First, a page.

FDA approves over-the-counter hearing aids


August 19, 2022

(NYT) The FDA decided last Tuesday to allow over-the-counter and non-prescription hearing aids to be sold to adults, a wish long sought by consumers frustrated with expensive devices.

The high cost of hearing aids, which are not covered by basic health insurance, has discouraged millions of hearing-impaired Americans from purchasing these devices. Health experts say untreated hearing loss can contribute to cognitive decline and depression in older adults.

Under the new rule, people with mild to moderate hearing loss should be able to buy hearing aids online and in retail stores from October.

The changes could disrupt the market, which is dominated by a relatively small number of manufacturers. Current costs for hearing aids range from around $1,400 at Costco to around $4,700 elsewhere. The FDA rule takes effect in 60 days.

FDA commissioner Dr. Robert Califf said the move was intended to “unleash the power of American industry” in a way that could have global influence.

The White House also hailed the move as a milestone achievement for President Biden, who signed the Cut Inflation Act into law on Tuesday.

The change eliminates the need to see an audiologist for a hearing test and fitting, a process rarely covered by insurance.

“This is going to make a very real difference in the lives of millions of Americans,” Mr. Califf said.

Hearing loss is associated with cognitive decline, depression, isolation and other health problems in older adults. Yet barriers to getting a hearing aid include costs that are not covered by Medicare. There’s also the stigma – like appearing “old” – that comes with use.

The change has been felt for years. In 2017, Senators Chuck Grassley, a Republican from Iowa, and Elizabeth Warren, a Democrat from Massachusetts, introduced a bill allowing the agency to make the change that was signed into law.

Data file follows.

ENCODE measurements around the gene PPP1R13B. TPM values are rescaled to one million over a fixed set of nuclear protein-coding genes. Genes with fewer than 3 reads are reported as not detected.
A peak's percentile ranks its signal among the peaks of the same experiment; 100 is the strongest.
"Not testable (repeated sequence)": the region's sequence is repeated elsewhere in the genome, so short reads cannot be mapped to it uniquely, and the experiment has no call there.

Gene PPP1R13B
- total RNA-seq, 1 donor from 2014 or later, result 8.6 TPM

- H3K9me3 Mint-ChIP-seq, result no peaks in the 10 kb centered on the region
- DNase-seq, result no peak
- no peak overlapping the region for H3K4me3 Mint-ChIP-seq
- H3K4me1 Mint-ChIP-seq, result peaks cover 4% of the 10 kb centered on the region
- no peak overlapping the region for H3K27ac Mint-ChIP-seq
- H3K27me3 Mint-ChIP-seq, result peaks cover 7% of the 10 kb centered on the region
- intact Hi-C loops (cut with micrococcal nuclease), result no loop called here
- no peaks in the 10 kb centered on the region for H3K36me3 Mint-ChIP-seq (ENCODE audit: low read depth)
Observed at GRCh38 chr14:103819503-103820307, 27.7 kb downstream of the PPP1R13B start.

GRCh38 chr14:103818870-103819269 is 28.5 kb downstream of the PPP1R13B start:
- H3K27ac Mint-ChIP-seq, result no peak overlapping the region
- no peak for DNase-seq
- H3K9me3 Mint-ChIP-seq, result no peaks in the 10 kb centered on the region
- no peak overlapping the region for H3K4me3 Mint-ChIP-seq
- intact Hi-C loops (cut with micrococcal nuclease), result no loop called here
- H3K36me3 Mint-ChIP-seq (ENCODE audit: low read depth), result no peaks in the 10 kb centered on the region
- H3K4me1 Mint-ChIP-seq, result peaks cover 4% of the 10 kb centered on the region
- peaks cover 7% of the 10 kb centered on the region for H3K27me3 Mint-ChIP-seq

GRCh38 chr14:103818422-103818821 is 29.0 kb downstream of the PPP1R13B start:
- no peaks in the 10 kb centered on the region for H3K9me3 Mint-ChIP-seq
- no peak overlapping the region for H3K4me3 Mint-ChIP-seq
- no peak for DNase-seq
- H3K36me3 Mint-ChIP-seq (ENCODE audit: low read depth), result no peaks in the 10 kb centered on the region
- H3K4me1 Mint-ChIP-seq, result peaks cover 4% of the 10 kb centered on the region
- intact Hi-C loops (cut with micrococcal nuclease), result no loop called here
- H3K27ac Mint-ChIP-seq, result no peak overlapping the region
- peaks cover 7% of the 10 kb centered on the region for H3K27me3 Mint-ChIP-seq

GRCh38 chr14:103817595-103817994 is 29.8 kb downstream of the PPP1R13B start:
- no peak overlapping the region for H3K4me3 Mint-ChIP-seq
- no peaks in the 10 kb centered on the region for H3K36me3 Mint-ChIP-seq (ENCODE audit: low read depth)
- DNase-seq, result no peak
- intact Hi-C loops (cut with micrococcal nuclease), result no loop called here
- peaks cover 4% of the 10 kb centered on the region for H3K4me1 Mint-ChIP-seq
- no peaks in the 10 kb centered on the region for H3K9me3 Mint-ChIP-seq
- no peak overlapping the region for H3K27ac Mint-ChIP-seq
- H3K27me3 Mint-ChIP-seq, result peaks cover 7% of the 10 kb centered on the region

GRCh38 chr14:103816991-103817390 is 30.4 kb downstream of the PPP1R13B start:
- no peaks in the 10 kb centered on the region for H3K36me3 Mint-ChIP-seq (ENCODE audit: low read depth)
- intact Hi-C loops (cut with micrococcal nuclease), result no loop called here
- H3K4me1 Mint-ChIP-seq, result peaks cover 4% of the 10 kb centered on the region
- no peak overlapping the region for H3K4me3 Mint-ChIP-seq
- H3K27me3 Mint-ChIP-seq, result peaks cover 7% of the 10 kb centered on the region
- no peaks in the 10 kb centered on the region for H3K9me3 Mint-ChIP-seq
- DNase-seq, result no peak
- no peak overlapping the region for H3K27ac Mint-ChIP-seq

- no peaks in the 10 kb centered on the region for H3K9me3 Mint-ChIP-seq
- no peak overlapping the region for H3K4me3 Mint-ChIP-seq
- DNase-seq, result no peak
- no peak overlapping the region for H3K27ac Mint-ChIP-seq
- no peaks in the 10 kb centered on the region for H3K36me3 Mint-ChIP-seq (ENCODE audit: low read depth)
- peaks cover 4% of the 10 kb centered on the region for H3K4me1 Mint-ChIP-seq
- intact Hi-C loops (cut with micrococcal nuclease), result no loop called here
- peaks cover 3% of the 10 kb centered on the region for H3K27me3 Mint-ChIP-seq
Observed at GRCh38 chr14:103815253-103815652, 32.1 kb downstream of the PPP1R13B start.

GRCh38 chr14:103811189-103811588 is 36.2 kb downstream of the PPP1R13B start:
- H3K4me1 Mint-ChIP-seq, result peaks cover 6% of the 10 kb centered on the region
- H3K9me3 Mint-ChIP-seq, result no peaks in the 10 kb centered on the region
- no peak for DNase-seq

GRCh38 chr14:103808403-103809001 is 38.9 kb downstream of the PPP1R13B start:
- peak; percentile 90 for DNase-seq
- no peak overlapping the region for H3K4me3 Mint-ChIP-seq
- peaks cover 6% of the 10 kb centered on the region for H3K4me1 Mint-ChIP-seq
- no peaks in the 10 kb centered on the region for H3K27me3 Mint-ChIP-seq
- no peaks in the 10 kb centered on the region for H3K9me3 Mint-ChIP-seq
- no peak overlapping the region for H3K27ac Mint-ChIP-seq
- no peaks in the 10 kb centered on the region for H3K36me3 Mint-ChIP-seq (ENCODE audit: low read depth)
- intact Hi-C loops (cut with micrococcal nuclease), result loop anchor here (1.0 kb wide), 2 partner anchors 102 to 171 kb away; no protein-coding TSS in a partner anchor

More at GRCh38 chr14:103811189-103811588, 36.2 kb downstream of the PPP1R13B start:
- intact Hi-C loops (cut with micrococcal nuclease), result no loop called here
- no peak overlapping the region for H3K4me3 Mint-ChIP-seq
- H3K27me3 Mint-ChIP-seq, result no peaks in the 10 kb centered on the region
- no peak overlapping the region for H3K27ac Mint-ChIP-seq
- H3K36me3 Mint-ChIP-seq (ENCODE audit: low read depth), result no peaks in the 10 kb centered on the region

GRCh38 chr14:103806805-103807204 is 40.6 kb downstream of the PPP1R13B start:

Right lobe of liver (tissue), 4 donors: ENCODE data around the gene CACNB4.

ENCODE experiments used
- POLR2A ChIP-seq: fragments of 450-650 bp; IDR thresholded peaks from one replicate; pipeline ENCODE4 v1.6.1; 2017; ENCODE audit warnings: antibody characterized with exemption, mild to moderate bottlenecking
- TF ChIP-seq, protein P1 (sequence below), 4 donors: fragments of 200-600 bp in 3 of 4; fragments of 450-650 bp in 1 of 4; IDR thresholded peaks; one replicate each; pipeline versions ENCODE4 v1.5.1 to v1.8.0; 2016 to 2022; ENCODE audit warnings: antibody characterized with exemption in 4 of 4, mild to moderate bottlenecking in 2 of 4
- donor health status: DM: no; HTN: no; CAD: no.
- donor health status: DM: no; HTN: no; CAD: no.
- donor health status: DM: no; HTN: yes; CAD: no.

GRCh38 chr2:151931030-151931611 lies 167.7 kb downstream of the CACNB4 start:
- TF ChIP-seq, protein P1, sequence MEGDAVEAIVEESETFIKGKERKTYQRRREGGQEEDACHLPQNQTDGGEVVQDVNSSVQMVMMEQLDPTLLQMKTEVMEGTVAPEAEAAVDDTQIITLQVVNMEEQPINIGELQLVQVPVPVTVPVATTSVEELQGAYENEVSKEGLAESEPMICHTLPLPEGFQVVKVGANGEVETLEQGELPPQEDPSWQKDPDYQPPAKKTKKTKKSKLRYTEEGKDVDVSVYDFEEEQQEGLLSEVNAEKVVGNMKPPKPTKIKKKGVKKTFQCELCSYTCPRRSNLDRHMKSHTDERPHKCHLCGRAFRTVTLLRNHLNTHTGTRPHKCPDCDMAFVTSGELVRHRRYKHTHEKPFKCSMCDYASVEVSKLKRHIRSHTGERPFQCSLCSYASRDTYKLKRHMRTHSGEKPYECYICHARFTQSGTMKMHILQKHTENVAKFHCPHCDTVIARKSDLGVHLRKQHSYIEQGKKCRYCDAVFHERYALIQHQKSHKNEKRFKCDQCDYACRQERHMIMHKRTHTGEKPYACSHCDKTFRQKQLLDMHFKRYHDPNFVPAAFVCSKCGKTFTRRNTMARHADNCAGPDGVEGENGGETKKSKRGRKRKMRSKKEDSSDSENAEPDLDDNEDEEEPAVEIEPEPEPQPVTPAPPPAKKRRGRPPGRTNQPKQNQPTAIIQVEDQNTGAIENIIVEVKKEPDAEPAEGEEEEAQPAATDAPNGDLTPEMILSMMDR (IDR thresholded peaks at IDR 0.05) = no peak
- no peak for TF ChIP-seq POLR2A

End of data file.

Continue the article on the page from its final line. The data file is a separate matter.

President Biden issued an executive order last July calling for greater competition in the economy, which included a call for the rule to be released “to promote the wide availability of low-cost hearing aids.”

Senators Warren and Grassley had released a joint report accusing ‘dominant hearing aid makers’ of engaging in an ‘astroturf lobbying’ effort by flooding the FDA with repetitive comments pointing the agency towards a new generation of devices hearing aids that would be “less efficient, protecting manufacturers’ existing market share and sealing their competitive advantage.

“The logic is simple: the less effective an over-the-counter hearing aid is, the more likely consumers will be forced to abandon those options and instead opt for more expensive prescription devices sold by manufacturers who dominate this industry. ‘activity,” the senators said. says the investigation report.

The FDA reviewed more than 1,000 comments submitted about the rule and made some changes to the final version released Tuesday. They include lowering the maximum sound output of the devices and revising the insertion depth limit in the ear canal. The rule also requires hearing aids to have a user-adjustable volume control and simplified wording on the product label.


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